. If the cost is optional (i.e. maintenance) then there is no cause of action for contribution, regardless of whether the cotenant is living on the premises.
iii. Ex1. The User pays all of the income tax on the property.

D. Partition
i. A tenancy in common or a joint tenancy with right of survivorship can be terminated by either voluntary or involuntary partition.
a. Voluntary: when the cotenants split up the property themselves in a way that is perceived fair by the parties.
b. Involuntary: the court gets involved and we have rules
ii. Action for partition is an action in equity
a. Almost always accompanied by an action in accounting
1. Adjustments for capital items on partition
. Look at the fair market value of the property and what the fair market value would have been without the improvement.
ß. The difference goes to the one who paid and the remaining is split between the cotenants.
b. We do what is fair
1. May split the property into parts
2. Order the property to be sold and split the proceeds between the cotenants

Property and Cohabitants (Spouses/Marital Property)
I. Common Law
A. Assumed male dominated everything
B. Land passed by laws of primogeniture
C. Recognized dower and curtesy
i. This was to solve the problem that arose due to the fact that the spouse would receive nothing upon the death of the other and marriage was supposed to be an economic arrangement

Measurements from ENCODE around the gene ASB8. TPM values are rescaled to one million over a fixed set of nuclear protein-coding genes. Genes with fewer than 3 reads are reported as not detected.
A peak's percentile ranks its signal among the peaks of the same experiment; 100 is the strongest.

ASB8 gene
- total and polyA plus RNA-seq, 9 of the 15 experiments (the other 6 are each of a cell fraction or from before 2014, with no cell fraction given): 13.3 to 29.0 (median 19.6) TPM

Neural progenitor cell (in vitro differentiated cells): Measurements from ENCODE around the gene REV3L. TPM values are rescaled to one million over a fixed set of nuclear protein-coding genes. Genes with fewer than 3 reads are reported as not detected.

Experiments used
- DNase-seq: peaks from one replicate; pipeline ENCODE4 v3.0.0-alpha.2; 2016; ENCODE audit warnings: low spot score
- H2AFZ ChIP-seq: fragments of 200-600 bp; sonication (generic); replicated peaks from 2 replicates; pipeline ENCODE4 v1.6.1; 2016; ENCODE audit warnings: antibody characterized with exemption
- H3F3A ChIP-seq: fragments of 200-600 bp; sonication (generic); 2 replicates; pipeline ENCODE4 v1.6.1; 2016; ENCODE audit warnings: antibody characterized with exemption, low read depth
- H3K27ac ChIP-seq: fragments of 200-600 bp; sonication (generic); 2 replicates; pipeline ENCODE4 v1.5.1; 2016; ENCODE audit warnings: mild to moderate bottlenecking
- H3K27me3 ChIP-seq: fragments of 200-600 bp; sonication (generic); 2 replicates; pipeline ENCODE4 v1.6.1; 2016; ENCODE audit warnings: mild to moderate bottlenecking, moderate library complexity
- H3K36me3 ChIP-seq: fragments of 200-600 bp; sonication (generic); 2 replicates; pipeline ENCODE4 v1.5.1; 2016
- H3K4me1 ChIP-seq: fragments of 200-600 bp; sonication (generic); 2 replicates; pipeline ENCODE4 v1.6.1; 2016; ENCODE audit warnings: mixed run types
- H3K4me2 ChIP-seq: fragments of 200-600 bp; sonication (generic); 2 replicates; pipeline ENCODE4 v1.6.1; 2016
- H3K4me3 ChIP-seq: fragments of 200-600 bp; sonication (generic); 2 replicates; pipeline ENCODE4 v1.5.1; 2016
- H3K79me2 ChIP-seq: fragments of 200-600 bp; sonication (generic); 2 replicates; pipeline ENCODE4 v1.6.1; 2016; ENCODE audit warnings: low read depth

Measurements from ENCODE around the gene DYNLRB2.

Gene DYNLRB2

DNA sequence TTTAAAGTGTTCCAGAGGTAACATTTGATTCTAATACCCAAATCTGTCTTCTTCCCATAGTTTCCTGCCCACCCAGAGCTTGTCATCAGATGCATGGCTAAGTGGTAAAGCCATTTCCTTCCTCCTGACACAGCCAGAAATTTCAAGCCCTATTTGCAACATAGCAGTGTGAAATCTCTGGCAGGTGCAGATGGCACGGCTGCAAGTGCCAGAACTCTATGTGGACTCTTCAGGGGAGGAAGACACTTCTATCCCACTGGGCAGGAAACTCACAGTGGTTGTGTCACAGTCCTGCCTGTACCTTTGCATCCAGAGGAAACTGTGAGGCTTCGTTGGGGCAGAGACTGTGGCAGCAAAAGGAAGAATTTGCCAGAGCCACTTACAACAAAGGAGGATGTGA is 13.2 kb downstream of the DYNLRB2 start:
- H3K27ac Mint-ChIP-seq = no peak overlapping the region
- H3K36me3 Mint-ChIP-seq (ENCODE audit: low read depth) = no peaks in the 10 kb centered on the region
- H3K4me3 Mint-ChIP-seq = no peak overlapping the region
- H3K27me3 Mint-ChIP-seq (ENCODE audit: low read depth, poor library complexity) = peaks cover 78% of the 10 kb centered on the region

ii. These only apply to real property, not personal property
a. A large reason why dower and curtesy have become less important – personal property has become a larger way of storing your wealth and dower and curtesy ceased to perform the economic function that they used to perform
II. Law of Coverture
A. Gave the husband absolute control over the wife’s property during his lifetime
B. The husband and wife were one person and that one person was the husband
C. Bequeathing rights to a daughter would give her no rights if she were married
D. Today – most states give equal rights to both spouses

III. Dower
A. Surviving widow has the right to dower
i. A property interest in advance is not required
ii. She is not treated as inheriting this from her husband, but rather, this property is considered hers form the moment they are married
iii. Traditionally, was an optional grant by the husband to the wife during the marriage ceremony
a. Today, it is mandatory and generally applies equally to men and women
B. It is a right to a life estate in 1/3 of:
i. All lands (not a 1/3 interest, but rather a physical 1/3 partition)
ii. Of which her husband was seized
iii. Of legal estate
iv. Of any time during the marriage
a. Even if it is sold to a third party, at the husband’s death, the wife still has a right to 1/3 of the property
1. Therefore, for a husband to sell property, he must have his wife’s consent to release her dower interest so the buyer can take in fee simple absolute not subject to the dower
v. In which he had an estate capable of inheritance by issue of their marriage
C. Called a dower inchoate because only once the husband has died can she assert this right

D. Called a dower in consummate once he has died and she becomes known as a dowager